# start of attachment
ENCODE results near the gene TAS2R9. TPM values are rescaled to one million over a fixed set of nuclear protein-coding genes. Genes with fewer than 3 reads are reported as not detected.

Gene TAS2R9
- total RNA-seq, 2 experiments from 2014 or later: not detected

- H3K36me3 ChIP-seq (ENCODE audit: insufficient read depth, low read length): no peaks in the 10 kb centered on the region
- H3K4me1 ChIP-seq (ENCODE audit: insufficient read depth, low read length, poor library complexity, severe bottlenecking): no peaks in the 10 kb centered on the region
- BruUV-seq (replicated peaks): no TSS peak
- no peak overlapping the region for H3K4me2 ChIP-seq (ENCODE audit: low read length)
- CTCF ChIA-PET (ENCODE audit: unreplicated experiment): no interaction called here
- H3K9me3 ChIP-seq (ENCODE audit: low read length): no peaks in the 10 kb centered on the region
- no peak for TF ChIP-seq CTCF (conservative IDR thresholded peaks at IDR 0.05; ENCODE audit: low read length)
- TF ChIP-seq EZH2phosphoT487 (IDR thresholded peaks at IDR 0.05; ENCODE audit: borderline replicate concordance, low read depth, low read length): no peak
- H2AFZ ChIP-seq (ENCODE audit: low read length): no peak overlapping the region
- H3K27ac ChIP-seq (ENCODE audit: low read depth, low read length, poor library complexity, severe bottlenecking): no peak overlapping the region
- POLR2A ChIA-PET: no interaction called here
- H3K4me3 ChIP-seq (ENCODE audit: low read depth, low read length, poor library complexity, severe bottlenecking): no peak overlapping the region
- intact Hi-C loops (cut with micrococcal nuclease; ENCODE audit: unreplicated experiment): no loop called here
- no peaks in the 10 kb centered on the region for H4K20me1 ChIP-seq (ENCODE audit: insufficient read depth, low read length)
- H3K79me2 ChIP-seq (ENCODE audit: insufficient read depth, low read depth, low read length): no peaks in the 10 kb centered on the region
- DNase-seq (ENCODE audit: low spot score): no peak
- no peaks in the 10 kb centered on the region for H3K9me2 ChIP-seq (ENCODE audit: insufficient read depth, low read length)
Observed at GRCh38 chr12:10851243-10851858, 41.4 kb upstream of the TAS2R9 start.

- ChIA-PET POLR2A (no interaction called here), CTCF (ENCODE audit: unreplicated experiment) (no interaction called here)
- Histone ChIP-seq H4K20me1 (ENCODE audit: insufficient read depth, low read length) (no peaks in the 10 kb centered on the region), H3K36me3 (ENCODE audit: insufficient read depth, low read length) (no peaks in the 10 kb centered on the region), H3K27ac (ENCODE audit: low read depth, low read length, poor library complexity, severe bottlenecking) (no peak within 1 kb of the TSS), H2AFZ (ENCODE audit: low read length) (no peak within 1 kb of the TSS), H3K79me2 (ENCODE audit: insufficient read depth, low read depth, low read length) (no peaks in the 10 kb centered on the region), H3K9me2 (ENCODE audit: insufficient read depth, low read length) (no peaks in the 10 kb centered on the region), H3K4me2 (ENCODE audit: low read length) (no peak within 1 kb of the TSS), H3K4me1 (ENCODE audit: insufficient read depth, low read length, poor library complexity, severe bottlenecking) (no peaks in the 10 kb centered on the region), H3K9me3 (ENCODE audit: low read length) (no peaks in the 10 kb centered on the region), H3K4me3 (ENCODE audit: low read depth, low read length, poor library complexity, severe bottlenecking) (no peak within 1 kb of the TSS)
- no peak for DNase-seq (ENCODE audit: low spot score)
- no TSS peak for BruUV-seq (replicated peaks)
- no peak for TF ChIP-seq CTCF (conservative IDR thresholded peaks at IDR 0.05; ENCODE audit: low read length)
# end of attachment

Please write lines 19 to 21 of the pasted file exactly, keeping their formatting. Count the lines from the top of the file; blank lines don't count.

- DNase-seq (ENCODE audit: low spot score): no peak
- no peaks in the 10 kb centered on the region for H3K9me2 ChIP-seq (ENCODE audit: insufficient read depth, low read length)
Observed at GRCh38 chr12:10851243-10851858, 41.4 kb upstream of the TAS2R9 start.